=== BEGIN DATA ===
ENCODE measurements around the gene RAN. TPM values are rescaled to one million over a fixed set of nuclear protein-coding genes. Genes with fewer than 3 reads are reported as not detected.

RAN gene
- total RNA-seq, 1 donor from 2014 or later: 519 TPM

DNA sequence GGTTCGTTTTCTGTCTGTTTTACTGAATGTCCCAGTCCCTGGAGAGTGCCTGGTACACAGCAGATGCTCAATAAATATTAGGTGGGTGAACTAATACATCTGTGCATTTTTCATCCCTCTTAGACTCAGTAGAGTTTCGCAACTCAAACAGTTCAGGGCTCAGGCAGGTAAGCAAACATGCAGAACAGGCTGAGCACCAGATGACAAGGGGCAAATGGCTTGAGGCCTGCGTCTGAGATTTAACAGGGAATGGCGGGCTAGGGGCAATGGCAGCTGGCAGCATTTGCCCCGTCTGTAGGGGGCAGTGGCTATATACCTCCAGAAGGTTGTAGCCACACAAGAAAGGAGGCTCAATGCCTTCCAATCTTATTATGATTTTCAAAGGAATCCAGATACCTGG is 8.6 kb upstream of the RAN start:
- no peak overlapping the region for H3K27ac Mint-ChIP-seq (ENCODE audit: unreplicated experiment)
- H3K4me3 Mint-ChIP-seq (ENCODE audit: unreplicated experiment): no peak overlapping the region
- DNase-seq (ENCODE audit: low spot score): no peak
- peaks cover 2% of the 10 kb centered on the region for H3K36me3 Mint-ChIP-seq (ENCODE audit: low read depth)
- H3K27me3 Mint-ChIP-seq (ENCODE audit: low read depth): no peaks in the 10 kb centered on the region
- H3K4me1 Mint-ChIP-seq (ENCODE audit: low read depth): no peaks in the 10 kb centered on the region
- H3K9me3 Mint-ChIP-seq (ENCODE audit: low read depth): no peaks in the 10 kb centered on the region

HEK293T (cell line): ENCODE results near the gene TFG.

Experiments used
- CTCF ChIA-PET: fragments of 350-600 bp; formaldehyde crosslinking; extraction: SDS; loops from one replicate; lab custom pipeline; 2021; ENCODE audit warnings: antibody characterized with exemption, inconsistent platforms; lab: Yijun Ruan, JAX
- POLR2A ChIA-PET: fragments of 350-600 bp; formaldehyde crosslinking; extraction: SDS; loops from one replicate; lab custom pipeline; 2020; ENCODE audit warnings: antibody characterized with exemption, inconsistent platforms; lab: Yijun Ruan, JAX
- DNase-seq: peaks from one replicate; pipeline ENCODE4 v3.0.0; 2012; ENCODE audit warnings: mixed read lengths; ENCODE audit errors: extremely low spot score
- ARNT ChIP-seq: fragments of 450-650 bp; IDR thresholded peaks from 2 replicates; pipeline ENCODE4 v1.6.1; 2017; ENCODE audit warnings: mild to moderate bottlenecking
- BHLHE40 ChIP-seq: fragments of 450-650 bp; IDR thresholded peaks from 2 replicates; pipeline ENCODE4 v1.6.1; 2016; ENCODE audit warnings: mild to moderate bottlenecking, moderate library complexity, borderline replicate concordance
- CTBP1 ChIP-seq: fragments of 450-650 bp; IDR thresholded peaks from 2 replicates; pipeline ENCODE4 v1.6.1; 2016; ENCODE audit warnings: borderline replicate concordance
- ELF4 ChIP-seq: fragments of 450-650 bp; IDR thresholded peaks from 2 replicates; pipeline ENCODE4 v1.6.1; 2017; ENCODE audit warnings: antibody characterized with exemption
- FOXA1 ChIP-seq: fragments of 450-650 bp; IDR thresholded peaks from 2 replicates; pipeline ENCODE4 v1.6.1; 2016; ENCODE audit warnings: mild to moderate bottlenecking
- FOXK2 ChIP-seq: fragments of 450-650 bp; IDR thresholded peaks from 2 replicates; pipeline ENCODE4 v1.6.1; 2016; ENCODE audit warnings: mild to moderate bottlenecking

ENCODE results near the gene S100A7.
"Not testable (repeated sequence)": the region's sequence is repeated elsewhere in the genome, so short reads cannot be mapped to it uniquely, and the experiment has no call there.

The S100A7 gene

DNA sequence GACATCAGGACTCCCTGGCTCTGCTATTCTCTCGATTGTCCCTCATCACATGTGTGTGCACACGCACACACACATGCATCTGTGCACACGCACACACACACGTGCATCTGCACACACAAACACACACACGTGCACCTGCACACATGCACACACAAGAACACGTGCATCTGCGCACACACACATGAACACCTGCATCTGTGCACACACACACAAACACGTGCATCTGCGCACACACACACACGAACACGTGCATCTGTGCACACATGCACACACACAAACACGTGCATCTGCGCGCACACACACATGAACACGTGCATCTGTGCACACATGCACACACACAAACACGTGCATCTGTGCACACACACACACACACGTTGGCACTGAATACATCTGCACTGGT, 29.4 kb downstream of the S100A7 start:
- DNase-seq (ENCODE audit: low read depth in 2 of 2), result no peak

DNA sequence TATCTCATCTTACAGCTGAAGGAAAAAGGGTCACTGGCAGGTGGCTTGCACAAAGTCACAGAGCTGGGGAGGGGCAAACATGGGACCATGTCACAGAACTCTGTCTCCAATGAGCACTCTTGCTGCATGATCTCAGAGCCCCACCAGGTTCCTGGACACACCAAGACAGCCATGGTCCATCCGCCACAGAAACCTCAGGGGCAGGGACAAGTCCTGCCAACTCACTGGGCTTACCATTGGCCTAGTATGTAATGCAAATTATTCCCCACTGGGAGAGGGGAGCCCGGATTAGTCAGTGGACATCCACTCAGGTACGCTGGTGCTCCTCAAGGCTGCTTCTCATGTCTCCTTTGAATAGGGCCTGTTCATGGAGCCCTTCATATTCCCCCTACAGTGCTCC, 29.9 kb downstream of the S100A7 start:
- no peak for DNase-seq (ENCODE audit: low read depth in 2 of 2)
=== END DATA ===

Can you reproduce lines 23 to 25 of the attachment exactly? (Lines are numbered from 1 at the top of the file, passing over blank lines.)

ENCODE results near the gene S100A7.
"Not testable (repeated sequence)": the region's sequence is repeated elsewhere in the genome, so short reads cannot be mapped to it uniquely, and the experiment has no call there.

The S100A7 gene